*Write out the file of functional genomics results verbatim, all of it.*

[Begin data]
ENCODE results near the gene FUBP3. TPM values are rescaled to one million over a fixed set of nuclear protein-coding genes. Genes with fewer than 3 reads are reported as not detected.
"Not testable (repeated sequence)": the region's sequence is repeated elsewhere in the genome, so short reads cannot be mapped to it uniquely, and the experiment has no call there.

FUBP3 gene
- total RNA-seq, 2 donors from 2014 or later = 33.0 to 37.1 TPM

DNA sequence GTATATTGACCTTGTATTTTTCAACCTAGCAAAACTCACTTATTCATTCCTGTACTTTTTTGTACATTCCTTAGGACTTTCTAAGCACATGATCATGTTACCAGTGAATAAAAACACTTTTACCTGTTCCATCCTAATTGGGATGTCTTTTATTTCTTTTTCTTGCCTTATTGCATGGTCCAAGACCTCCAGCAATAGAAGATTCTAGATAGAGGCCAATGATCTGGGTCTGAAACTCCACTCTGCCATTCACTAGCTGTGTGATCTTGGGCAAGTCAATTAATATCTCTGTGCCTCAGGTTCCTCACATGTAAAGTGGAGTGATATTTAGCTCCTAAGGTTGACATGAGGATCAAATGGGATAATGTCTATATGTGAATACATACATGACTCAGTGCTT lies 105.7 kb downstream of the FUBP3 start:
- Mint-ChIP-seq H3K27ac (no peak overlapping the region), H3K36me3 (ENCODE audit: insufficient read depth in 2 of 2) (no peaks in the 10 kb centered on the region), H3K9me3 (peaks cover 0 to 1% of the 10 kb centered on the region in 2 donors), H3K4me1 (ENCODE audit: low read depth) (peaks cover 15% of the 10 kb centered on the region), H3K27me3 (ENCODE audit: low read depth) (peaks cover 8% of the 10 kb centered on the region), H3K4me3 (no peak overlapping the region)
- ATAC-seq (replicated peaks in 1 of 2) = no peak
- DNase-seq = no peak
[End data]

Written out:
ENCODE results near the gene FUBP3. TPM values are rescaled to one million over a fixed set of nuclear protein-coding genes. Genes with fewer than 3 reads are reported as not detected.
"Not testable (repeated sequence)": the region's sequence is repeated elsewhere in the genome, so short reads cannot be mapped to it uniquely, and the experiment has no call there.

FUBP3 gene
- total RNA-seq, 2 donors from 2014 or later = 33.0 to 37.1 TPM

DNA sequence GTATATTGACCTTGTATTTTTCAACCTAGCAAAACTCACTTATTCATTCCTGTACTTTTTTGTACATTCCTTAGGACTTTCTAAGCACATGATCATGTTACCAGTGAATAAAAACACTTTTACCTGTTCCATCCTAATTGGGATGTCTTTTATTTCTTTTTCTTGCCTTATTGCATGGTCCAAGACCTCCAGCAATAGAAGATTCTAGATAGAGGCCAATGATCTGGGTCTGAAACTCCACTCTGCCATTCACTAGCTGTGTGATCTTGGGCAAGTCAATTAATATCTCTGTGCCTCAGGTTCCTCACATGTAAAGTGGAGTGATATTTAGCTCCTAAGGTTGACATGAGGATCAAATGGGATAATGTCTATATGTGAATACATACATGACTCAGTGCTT lies 105.7 kb downstream of the FUBP3 start:
- Mint-ChIP-seq H3K27ac (no peak overlapping the region), H3K36me3 (ENCODE audit: insufficient read depth in 2 of 2) (no peaks in the 10 kb centered on the region), H3K9me3 (peaks cover 0 to 1% of the 10 kb centered on the region in 2 donors), H3K4me1 (ENCODE audit: low read depth) (peaks cover 15% of the 10 kb centered on the region), H3K27me3 (ENCODE audit: low read depth) (peaks cover 8% of the 10 kb centered on the region), H3K4me3 (no peak overlapping the region)
- ATAC-seq (replicated peaks in 1 of 2) = no peak
- DNase-seq = no peak